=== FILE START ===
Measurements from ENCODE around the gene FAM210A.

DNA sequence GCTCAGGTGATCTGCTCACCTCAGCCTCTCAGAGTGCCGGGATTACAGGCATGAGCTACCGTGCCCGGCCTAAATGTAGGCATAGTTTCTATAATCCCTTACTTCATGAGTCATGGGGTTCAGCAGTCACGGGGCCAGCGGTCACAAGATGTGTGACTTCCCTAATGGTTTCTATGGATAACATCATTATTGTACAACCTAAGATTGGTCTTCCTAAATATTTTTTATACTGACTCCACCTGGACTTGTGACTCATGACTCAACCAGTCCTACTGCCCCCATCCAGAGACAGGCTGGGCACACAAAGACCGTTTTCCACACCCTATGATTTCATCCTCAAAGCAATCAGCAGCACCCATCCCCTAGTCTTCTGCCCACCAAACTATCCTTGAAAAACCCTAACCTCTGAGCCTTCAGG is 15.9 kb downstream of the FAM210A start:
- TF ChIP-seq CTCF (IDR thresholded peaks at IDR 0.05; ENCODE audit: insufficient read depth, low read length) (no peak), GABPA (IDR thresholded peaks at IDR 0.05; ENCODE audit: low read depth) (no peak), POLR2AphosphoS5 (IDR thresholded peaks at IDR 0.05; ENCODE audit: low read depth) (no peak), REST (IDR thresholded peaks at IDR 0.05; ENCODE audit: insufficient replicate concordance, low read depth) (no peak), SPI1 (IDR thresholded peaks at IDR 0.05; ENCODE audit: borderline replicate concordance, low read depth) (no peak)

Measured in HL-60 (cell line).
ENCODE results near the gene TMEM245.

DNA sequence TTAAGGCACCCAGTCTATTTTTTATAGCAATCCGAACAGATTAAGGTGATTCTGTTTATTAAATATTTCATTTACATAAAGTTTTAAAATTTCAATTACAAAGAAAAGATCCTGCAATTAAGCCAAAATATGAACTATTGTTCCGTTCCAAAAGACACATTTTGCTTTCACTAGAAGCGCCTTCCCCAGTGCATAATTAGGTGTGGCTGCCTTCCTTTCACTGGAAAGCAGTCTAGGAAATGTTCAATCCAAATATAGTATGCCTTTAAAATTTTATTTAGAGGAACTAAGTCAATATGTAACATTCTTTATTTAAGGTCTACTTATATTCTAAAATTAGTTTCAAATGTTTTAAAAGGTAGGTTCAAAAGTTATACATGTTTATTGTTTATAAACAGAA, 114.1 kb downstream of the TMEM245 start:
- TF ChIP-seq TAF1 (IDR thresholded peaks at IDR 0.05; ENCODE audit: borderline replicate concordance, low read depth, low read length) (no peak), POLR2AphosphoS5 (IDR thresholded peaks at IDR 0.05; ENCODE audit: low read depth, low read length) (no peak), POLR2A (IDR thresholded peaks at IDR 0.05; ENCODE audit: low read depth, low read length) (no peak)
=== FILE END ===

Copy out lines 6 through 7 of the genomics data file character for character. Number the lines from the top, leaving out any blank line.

DNA sequence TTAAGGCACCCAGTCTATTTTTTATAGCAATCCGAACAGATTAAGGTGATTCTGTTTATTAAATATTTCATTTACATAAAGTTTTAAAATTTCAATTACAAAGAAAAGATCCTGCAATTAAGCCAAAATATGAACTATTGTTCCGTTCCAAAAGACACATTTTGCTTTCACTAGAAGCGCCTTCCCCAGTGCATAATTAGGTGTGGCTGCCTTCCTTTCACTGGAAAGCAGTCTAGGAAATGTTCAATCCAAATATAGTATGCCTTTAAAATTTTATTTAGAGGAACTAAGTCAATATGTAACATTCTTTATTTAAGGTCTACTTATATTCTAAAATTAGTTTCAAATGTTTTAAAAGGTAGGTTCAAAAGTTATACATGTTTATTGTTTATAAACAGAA, 114.1 kb downstream of the TMEM245 start:
- TF ChIP-seq TAF1 (IDR thresholded peaks at IDR 0.05; ENCODE audit: borderline replicate concordance, low read depth, low read length) (no peak), POLR2AphosphoS5 (IDR thresholded peaks at IDR 0.05; ENCODE audit: low read depth, low read length) (no peak), POLR2A (IDR thresholded peaks at IDR 0.05; ENCODE audit: low read depth, low read length) (no peak)